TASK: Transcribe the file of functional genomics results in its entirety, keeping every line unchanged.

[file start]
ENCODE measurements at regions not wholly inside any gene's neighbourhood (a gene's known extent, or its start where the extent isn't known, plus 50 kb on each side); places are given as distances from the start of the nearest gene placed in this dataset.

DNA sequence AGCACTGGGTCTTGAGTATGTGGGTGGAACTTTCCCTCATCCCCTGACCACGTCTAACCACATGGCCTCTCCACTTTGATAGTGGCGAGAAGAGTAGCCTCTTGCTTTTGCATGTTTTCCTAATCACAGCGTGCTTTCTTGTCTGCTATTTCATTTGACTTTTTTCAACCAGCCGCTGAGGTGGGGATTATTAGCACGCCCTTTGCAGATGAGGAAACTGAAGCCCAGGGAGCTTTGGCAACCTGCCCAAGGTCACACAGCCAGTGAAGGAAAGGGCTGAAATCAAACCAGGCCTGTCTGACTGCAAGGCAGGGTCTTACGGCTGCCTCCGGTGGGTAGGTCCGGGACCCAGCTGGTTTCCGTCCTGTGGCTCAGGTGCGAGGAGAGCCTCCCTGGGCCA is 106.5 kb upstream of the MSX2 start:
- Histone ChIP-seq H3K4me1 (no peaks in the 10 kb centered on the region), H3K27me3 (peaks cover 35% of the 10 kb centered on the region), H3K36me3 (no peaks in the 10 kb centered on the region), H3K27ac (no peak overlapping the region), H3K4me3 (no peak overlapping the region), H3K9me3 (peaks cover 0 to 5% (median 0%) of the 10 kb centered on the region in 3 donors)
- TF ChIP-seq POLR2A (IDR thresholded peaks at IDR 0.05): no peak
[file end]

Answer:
ENCODE measurements at regions not wholly inside any gene's neighbourhood (a gene's known extent, or its start where the extent isn't known, plus 50 kb on each side); places are given as distances from the start of the nearest gene placed in this dataset.

DNA sequence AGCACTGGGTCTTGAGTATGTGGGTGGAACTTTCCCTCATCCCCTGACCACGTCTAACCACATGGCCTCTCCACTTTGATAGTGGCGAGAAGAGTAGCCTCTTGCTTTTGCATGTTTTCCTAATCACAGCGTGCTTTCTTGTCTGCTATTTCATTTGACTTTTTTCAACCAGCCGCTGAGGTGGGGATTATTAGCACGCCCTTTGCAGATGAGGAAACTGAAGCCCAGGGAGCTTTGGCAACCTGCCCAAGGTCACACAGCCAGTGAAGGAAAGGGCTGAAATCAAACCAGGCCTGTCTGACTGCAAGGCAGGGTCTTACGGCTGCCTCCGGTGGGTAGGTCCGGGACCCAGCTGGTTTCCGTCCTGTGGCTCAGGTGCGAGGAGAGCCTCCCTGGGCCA is 106.5 kb upstream of the MSX2 start:
- Histone ChIP-seq H3K4me1 (no peaks in the 10 kb centered on the region), H3K27me3 (peaks cover 35% of the 10 kb centered on the region), H3K36me3 (no peaks in the 10 kb centered on the region), H3K27ac (no peak overlapping the region), H3K4me3 (no peak overlapping the region), H3K9me3 (peaks cover 0 to 5% (median 0%) of the 10 kb centered on the region in 3 donors)
- TF ChIP-seq POLR2A (IDR thresholded peaks at IDR 0.05): no peak